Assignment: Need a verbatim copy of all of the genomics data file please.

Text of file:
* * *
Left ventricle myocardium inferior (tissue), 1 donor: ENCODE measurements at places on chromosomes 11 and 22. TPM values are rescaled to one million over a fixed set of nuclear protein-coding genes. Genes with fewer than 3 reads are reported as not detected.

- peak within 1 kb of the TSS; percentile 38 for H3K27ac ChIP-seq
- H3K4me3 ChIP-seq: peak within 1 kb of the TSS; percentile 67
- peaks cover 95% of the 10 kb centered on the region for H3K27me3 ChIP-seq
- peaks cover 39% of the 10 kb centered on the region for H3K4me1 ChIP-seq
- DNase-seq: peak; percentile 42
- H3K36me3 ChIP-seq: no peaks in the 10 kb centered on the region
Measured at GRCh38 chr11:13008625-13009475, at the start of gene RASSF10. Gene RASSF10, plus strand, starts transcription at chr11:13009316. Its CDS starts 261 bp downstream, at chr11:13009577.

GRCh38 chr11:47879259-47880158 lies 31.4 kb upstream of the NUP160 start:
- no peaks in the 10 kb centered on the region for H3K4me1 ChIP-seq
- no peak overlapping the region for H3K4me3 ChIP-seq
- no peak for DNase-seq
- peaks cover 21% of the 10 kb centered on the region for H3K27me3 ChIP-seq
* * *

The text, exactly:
Left ventricle myocardium inferior (tissue), 1 donor: ENCODE measurements at places on chromosomes 11 and 22. TPM values are rescaled to one million over a fixed set of nuclear protein-coding genes. Genes with fewer than 3 reads are reported as not detected.

- peak within 1 kb of the TSS; percentile 38 for H3K27ac ChIP-seq
- H3K4me3 ChIP-seq: peak within 1 kb of the TSS; percentile 67
- peaks cover 95% of the 10 kb centered on the region for H3K27me3 ChIP-seq
- peaks cover 39% of the 10 kb centered on the region for H3K4me1 ChIP-seq
- DNase-seq: peak; percentile 42
- H3K36me3 ChIP-seq: no peaks in the 10 kb centered on the region
Measured at GRCh38 chr11:13008625-13009475, at the start of gene RASSF10. Gene RASSF10, plus strand, starts transcription at chr11:13009316. Its CDS starts 261 bp downstream, at chr11:13009577.

GRCh38 chr11:47879259-47880158 lies 31.4 kb upstream of the NUP160 start:
- no peaks in the 10 kb centered on the region for H3K4me1 ChIP-seq
- no peak overlapping the region for H3K4me3 ChIP-seq
- no peak for DNase-seq
- peaks cover 21% of the 10 kb centered on the region for H3K27me3 ChIP-seq